Creator of Python joins Microsoft, prompting speculation
The creator of the Python programming language, Guido van Rossum, announced he was coming out of retirement to join Microsoft’s Developer Division, prompting many commentators to speculate about potential product updates.
Van Rossum began work on the scripting language, which is named after British comedy troupe Monty Python, in 1989 as a hobby project and “descendant of ABC that would appeal to Unix/C hackers.”
He wanted to create an easy, intuitive but powerful language, suitable for everyday tasks, and one that was open source so anyone could contribute to its development.
In July 2018, Van Rossum announced that he would be stepping down from the self-coined title of BDFL (Benevolent dictator for life) of the Python programming language in 2018, having built an extensive community fostering the growth of what became one of the world’s most popular and powerful programming languages.
Python today is the primary modeling coding language and most regularly-used tool of some 90% of data scientists, according to data from Big Cloud. The language is commonly the basis of many machine learning and artificial intelligence (AI) programs and is enjoying ever-greater adoption in the enterprise with the rising popularity of open-source.
The language is now relied upon by organizations from startups to household tech giants like Netflix.
Even incumbent banking giants now use Python-based machine learning models to interpret financial and legal documents, such as bank statements and tax statements, to help gain insights into a customer’s financial health.
Microsoft has not yet announced details on the appointment, but confirmed the move to TechCrunch, stating: “We’re excited to have him as part of the Developer Division. Microsoft is committed to contributing to and growing with the Python community, and Guido’s on-boarding is a reflection of that commitment.”
In a tweet announcing the move, Van Rossum said his work would include improving the scripting language, not just on Windows, adding on Microsoft, “there’s lots of open source here”.
I decided that retirement was boring and have joined the Developer Division at Microsoft. To do what? Too many options to say! But it’ll make using Python better for sure (and not just on Windows :-). There’s lots of open source here. Watch this space.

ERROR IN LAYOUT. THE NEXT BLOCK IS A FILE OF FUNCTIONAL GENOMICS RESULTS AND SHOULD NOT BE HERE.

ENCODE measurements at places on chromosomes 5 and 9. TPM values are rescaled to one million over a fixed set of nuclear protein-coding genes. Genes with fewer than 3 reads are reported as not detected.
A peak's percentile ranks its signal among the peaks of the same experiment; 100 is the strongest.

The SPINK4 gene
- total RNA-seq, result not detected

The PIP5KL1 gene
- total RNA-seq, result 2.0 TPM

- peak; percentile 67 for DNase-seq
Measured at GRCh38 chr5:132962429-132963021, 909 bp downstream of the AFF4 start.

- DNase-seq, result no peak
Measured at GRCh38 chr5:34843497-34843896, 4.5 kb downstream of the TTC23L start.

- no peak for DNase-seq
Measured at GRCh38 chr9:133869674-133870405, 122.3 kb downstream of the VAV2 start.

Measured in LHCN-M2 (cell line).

— Guido van Rossum (@gvanrossum) November 12, 2020
Bill Gate’s tech company was historically opposed to the open-source software movement, viewing it as a threat to business. In the 2010s, the industry-wide move towards cloud, embedded, and mobile computing — technologies that were enabled by open-source — saw the company begin to adopt the practice, while continuing to amass revenue from Windows and Azure Cloud, built on a Linux-based operating system.
The company open-sourced some of its code, including .NET Framework and Visual Studio Code. It also made investments in Linux development and server technology, as well as in open-source organizations and communities including Linux Foundation and Open Souce Initiative.
Microsoft acquired GitHub, the largest host for open source project infrastructure, in 2018. The tech company is now among the site’s most active contributors among its more than 40 million users and more than 190 million repositories.
Commentators have questioned the motivations of both sides behind the appointment. Some have suggested the Python creator has “gone to the dark side where money is king”, others that it is a PR flex by the software giant to establish itself as a “true open-source believer”.
The more optimistic outlook is that the appointment portends a more “perfect union” in the evolution of the software development industry between corporate software giants and the open-source movement. For the most part, people just want to use Python in Excel.
24 March 2023
24 March 2023
24 March 2023